This classification of soils into different groups allows you to understand the risks associated with erosion and runoff, and the potential mitigation options that are available to you.
Sandy and light soils
- Soils with low clay content in the topsoil, and include sand, loamy sand, sandy loam, sandy silt loam and silt loam textures.
- Low aggregate stability due to the low clay and organic matter content
- Disperse readily in water causing slumping and capping at the surface
- Where these soils are free draining and well-structured they have a low risk of run off.
- When drainage is impeded by high water table or slowly permeable subsoil, they are at high risk of structural damage and run off.
- They are at high risk of wind and water erosion.
Click here to read about how a grower on the Isles of Scilly manages the sandy soil on his farm.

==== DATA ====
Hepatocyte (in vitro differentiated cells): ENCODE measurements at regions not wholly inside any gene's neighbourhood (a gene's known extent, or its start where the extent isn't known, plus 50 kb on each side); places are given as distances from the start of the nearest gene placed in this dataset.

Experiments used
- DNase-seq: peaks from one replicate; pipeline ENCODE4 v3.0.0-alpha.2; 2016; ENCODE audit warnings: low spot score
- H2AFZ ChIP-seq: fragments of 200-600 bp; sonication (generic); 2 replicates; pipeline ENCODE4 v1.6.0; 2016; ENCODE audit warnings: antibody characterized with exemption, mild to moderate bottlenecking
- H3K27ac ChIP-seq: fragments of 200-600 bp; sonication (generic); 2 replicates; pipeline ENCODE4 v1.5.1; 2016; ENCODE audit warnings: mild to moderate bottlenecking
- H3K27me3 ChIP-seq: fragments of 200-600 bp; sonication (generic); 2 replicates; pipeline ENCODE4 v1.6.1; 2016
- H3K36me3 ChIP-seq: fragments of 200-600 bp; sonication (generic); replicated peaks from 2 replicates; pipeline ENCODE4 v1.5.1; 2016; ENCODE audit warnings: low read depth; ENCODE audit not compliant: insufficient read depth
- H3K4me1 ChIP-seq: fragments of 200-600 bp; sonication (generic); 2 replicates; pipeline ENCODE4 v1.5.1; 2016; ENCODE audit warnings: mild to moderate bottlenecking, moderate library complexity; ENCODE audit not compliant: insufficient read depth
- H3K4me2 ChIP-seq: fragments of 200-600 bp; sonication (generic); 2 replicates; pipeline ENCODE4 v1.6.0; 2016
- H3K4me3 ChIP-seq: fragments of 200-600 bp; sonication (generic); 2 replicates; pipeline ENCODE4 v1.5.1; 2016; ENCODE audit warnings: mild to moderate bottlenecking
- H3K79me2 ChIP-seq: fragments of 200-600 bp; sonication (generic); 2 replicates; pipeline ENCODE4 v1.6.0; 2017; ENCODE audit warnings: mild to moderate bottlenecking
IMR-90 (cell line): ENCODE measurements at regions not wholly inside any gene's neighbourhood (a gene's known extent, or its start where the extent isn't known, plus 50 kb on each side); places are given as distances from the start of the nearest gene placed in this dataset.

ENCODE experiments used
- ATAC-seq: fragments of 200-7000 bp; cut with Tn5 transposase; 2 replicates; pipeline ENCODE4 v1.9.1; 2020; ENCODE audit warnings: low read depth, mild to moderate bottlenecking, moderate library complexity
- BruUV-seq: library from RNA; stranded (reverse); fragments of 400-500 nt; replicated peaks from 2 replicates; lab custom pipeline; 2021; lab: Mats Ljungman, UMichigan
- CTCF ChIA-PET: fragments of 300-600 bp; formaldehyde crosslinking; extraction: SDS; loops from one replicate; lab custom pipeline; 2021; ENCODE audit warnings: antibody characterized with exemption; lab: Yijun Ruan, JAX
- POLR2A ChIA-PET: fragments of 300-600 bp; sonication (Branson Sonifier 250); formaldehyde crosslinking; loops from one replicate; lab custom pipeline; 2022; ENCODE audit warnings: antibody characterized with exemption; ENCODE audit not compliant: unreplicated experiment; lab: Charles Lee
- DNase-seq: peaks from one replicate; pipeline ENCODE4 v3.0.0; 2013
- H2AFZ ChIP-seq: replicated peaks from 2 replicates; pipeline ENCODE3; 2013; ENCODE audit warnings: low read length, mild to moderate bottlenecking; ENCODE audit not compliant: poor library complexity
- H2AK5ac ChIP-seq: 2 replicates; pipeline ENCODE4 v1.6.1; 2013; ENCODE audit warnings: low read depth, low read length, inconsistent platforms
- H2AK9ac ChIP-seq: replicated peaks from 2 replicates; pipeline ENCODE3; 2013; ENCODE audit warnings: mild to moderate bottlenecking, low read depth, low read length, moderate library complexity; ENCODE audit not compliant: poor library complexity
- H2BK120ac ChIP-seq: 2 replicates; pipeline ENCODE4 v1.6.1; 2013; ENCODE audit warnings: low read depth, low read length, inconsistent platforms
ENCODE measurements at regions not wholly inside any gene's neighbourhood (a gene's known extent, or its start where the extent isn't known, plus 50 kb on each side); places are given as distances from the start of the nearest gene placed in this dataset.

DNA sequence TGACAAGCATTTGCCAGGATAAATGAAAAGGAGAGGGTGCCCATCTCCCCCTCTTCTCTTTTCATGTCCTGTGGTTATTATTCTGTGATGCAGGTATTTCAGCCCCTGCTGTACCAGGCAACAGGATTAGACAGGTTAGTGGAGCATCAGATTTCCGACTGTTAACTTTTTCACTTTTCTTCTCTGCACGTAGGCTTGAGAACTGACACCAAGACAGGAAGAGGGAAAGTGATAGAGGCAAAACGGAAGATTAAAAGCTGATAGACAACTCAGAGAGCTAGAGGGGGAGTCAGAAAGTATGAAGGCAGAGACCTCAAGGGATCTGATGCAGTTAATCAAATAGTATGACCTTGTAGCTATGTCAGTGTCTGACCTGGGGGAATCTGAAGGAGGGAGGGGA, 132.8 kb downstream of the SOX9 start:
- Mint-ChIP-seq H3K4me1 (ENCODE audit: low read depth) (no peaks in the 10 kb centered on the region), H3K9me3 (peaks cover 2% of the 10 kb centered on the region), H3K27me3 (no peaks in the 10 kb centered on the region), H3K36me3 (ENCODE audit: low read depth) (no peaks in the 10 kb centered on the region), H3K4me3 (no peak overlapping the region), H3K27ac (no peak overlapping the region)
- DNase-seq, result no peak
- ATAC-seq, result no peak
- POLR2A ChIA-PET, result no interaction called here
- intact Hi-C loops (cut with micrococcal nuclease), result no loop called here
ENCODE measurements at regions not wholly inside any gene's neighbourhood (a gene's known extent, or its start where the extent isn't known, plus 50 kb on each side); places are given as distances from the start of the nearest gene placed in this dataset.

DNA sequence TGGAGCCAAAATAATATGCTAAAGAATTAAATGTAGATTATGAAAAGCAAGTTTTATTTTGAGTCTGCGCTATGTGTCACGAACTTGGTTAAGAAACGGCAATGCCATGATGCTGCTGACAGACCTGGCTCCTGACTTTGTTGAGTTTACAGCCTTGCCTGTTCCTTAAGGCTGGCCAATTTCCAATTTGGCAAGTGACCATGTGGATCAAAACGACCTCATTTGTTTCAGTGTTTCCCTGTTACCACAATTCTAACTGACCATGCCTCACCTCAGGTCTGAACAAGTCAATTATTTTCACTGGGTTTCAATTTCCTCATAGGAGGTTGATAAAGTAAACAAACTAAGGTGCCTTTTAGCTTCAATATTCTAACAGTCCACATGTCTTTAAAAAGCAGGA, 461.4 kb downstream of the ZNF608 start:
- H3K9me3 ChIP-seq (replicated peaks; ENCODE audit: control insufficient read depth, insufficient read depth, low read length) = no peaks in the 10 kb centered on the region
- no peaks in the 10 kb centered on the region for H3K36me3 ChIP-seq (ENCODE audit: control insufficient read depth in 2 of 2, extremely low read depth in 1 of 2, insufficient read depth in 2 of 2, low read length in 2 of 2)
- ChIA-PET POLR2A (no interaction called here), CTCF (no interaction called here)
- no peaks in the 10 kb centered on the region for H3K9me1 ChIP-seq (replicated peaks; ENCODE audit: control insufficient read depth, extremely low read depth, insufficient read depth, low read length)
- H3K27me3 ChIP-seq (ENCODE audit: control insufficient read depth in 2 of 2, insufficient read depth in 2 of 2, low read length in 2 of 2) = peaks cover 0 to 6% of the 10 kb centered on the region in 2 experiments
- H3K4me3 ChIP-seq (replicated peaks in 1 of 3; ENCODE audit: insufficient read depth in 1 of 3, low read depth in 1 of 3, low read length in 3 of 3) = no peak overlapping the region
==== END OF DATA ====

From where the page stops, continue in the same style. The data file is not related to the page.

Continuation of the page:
- Include sandy clay loam, clay loam and silty clay loam
- Higher clay content (19-35% topsoil) allows a better aggregate stability
- Soils in this group that have a high silt / fine sand content are less stable and are prone to capping, especially when there is low organic matter
- Clay content in the subsoil affects drainage. Where clay content is low in the subsoil the soil can be freely draining with low risks of structural damage. When the clay content is high, they are prone to water logging and structural damage
- Structural damage or poor drainage can lead to runoff and soil erosion particularly in areas of high rainfall and on slopes
- Soils with clay content of more than 35% and include sandy clay, clay and silty clay textures
- Naturally slow draining and lie wet for long periods
- The stability and porosity of clay is dependent on the type of clay and the calcium content. Less stable acidic clay have lower porosity and higher risk of runoff than calcareous clays
- Heavy slow draining soils have a high risk of structural damage and generating runoff, but have a low risk of erosion
Source: Think Soils, developed by the Environment Agency